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This Review Reveals Minor Details About the Plot.

Square Peg in a Round Hole

Yellow Rose (2019) on IMDb

Plot Overview

mom and daughter hugRose (Eva Noblezada) about to turn 18 lives a low profile existence—being an illegal—with her mother Priscilla Garcia (Princess Punzalan) in Texas. They have their faith and each other but the man of the house had passed away. Rose's “ridiculously conservative” mom relents and lets her go with a friend Elliott Blatnik (Liam Booth) to a country music concert in Austin. They return late at night to witness ICE carting away Rose's mom. Bummer!

Try as she might Rose is unable to secure permanent, safe shelter from any of her several well-wishers, and she finds herself adrift in the treacherous waters of adult­hood far sooner than she could have imagined. The bright side is that her personal troubles fertilize her musical composition giving us some heart­felt songs rivaling those of many a struggling artist.


dish washerIt's a given that one can profit greatly reading the biographies of great men, but here's a case where a paltry personage in an obscure movie has a lot to reveal, some­thing along the lines of King Solomon deriving lessons from nature: (Prov. 30:24) “There be four things which are little upon the earth, but they are exceeding wise:” starting with, (Prov. 30:25) “The ants are a people not strong, yet they prepare their meat in the summer.” Start earning income in your youth, i.e. the summer of life. Rose helped her benefactor Jolene (Libby Villari) working in her dance hall/restaurant Broken Spoke washing dishes in exchange for room & board until ICE raided it. cleaning rooms Then still being barely old enough to hold a job, to say nothing about her immigration status, she cleaned rooms in a motel as her mother had done.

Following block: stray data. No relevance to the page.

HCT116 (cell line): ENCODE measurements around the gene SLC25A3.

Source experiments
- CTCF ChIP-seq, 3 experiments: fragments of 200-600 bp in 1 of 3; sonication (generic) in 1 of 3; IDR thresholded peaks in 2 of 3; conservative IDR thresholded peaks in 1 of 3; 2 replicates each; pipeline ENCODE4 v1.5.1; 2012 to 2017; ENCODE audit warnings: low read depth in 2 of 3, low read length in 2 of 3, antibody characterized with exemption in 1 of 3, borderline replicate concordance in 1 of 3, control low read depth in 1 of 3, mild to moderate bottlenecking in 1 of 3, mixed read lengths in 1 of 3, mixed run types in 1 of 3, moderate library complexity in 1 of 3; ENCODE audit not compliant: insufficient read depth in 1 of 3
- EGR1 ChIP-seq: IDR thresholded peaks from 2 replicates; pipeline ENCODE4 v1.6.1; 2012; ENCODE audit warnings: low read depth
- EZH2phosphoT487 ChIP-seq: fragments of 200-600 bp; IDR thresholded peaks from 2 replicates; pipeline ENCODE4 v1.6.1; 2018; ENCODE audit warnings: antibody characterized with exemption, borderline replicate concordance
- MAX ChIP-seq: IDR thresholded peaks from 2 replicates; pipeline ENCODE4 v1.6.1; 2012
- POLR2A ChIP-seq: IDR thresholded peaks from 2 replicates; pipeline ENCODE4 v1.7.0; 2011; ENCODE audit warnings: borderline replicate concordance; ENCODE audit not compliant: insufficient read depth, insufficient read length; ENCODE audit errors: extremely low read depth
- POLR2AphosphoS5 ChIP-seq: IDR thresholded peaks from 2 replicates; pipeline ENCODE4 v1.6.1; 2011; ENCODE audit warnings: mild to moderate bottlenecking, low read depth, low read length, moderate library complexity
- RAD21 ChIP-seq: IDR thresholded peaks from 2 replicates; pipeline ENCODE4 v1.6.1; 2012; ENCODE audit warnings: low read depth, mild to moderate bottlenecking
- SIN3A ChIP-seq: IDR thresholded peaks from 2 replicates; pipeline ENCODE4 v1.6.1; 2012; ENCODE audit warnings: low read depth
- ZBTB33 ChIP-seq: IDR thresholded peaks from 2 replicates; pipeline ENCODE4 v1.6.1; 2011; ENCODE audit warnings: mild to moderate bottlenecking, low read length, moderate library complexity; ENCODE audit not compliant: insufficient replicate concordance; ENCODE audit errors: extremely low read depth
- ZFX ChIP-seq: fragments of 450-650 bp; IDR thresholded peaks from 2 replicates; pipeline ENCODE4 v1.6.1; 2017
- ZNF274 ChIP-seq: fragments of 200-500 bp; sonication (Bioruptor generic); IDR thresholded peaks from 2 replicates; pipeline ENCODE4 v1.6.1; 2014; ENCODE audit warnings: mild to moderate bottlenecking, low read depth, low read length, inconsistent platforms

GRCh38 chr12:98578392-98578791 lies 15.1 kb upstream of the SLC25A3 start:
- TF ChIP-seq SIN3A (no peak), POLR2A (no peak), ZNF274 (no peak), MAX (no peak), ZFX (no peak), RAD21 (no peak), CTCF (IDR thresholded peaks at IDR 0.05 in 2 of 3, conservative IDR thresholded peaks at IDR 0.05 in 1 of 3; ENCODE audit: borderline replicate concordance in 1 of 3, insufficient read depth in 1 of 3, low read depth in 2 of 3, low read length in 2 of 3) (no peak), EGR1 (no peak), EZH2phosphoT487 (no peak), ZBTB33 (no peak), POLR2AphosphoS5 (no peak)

(Prov. 30:26) “The conies are but a feeble folk, yet make they their houses in the rocks.” The conies seem to follow the three guiding principles of real estate: location, location, location. Rose's mother had always said opportunity was in Texas not back in the Philippines, but now that she'd been deported she felt the safest option was for Rose to turn her­self in and join her in Manila. Rose on the verge of adult­hood has an adult decision to make.

(Prov. 30:27) “The locusts have no king, yet go they forth all of them by bands.” Success involves having the right cohorts be they but unofficial liaisons. Rose was originally fobbed off on her aunt Tita Gail (Leah Salonga) with whom her mother was not close, and the extra baggage her husband Mark didn't want. Then a situation with Jolene became untenable when her bar was under too much official scrutiny. Finally, Austin country music icon Dale Watson although not open to adopting her was willing to mentor her as a talented musician.

friendship hierarchy(Prov. 30:28) “The spider taketh hold with her hands, and is in kings' palaces.” Finally, one needs to take hold of his own niche. Although she was stage shy, Rose started singing in local joints under the tutelage of Watson. She was shy with boys keeping Elliott in the friend zone, but as her ability to remain in this country might ultimately hinge on marrying a citizen, she made some effort following his lead to transform him into a boy­friend. She needed experience in these two areas so she wouldn't fall flat.